The Quantum Computing Challenge
"... . The laws of physics imposes limits on increases in computing power. Two of these limits are interconnect wires in multicomputers and thermodynamic limits to energy dissipation in conventional irreversible technology. Quantum computing is a new computational technology that promises to eliminate pr ..."
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. The laws of physics imposes limits on increases in computing power. Two of these limits are interconnect wires in multicomputers and thermodynamic limits to energy dissipation in conventional irreversible technology. Quantum computing is a new computational technology that promises to eliminate problems of latency and wiring associated with parallel computers and the rapidly approaching ultimate limits to computing power imposed by the fundamental thermodynamics. Moreover, a quantum computer will be able to exponentially improve known classical algorithms for factoring, and quadratically improve every classical algorithm for searching an unstructured list, as well as give various speedups in communication complexity, by exploiting unique quantum mechanical features. Finally, a quantum computer may be able to simulate quantum mechanical systems, something which seems out of the question for classical computers, thus reaching the ultimate goal of replacing actual quantum...
FAMILY who have always loved meKOLMOGOROV COMPLEXITY FOR PROBABILISTIC COMPUTATIONS: TOWARDS RESOURCEBOUNDED KOLMOGOROV COMPLEXITY FOR QUANTUM COMPUTING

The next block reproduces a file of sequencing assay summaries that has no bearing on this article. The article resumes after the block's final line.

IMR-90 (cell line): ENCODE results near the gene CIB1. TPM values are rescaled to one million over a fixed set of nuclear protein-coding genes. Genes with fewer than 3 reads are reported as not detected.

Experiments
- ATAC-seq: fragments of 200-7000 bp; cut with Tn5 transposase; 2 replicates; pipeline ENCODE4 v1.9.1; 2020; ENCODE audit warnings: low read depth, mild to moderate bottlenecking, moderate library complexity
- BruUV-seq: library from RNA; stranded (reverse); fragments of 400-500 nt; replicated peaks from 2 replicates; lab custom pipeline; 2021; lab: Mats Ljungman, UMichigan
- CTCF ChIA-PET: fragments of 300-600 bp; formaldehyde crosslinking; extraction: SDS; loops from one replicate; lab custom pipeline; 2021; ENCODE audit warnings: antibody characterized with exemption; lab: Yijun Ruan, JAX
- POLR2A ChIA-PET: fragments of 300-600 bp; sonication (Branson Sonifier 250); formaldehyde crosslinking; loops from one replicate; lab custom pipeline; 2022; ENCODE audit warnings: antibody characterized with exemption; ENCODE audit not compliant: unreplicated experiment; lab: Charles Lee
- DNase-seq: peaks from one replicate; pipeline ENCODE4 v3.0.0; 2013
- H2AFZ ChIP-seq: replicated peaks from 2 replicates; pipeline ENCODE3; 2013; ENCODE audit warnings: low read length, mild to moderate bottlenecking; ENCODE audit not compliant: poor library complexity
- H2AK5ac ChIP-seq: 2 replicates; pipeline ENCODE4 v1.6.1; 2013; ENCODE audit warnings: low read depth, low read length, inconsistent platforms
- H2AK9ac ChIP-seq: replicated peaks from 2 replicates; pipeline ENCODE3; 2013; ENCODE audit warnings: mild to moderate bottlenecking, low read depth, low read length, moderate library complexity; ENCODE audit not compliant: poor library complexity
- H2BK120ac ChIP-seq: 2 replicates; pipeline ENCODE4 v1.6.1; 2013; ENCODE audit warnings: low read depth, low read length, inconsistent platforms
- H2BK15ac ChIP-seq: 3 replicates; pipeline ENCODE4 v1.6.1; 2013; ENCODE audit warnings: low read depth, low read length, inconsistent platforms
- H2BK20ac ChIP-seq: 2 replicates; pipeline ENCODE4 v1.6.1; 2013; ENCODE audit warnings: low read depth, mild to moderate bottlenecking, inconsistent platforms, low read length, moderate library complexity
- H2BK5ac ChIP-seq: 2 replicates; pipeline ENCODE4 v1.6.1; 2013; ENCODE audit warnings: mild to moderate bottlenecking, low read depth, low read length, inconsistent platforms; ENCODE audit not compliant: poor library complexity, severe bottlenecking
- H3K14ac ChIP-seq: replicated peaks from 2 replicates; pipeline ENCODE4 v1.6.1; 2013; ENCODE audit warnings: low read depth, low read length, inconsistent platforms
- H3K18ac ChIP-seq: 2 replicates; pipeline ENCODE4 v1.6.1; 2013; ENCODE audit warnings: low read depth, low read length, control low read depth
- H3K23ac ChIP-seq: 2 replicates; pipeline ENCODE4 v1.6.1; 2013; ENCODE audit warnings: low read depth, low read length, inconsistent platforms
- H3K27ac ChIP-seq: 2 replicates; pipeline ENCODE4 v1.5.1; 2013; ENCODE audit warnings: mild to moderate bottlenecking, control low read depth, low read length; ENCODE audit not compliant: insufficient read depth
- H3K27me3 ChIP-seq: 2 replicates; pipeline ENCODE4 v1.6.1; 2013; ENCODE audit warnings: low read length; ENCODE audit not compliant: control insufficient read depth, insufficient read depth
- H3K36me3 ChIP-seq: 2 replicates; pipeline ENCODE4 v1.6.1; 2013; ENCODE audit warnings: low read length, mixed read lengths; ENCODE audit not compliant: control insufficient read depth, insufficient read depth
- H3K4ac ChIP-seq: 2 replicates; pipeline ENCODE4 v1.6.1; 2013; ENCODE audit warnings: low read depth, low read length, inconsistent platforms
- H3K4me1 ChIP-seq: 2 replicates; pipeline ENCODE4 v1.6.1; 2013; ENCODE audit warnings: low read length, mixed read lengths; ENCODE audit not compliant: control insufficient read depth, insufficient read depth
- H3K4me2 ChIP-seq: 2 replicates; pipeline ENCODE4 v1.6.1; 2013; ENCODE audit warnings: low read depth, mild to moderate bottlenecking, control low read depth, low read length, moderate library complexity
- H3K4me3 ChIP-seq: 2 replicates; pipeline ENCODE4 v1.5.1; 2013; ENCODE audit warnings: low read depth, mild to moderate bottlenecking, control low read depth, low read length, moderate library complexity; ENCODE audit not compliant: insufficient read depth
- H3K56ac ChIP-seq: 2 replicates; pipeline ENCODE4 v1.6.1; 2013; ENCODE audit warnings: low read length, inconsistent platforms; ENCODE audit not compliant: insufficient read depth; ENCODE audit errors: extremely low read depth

, 2002
"... The notion of Kolmogorov complexity is very useful in areas ranging from data compression to cryptography to foundations of physics. Some applications use resource bounded Kolmogorov complexity, a version that takes into consideration the running time of the corresponding program. The notion of Kolm ..."
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The notion of Kolmogorov complexity is very useful in areas ranging from data compression to cryptography to foundations of physics. Some applications use resource bounded Kolmogorov complexity, a version that takes into consideration the running time of the corresponding program. The notion of Kolmogorov complexity was originally proposed for traditional (deterministic) algorithms. Lately, it has been shown that in many important problems, probabilistic (in particular quantum) algorithms perform much better than the deterministic ones. It is therefore desirable to generalize the notion of Kolmogorov complexity to probabilistic algorithms. In this thesis, we proposed such a generalization. The resulting definition (partially) explains heuristic quantum versions of Kolmogorov complexity that have been proposed by P. Vitányi, S. Laplante, and
GACS QUANTUM COMPLEXITY AND QUANTUM ENTROPY
"... The development of quantum information theory motivated the extension to the quantum realm of notions from algorithmic complexity theory. Because of the structure of quantum mechanics, several inequivalent generalizations are possible. The same phenomenon characterizes the extension of the dynamical ..."
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The development of quantum information theory motivated the extension to the quantum realm of notions from algorithmic complexity theory. Because of the structure of quantum mechanics, several inequivalent generalizations are possible. The same phenomenon characterizes the extension of the dynamical entropy of Kolmogorov and Sinai. In the following, we shall examine the relations between the quantum complexity introduced by Gacs and the quantum dynamical entropy proposed by Alicki and Fannes. 1.
On the Quantum Complexity of Classical Words
, 707
"... Summary. We show that classical and quantum Kolmogorov complexity of binary words agree up to an additive constant. Both complexities are defined as the minimal length of any (classical resp. quantum) computer program that outputs the corresponding word. It follows that quantum complexity is an exte ..."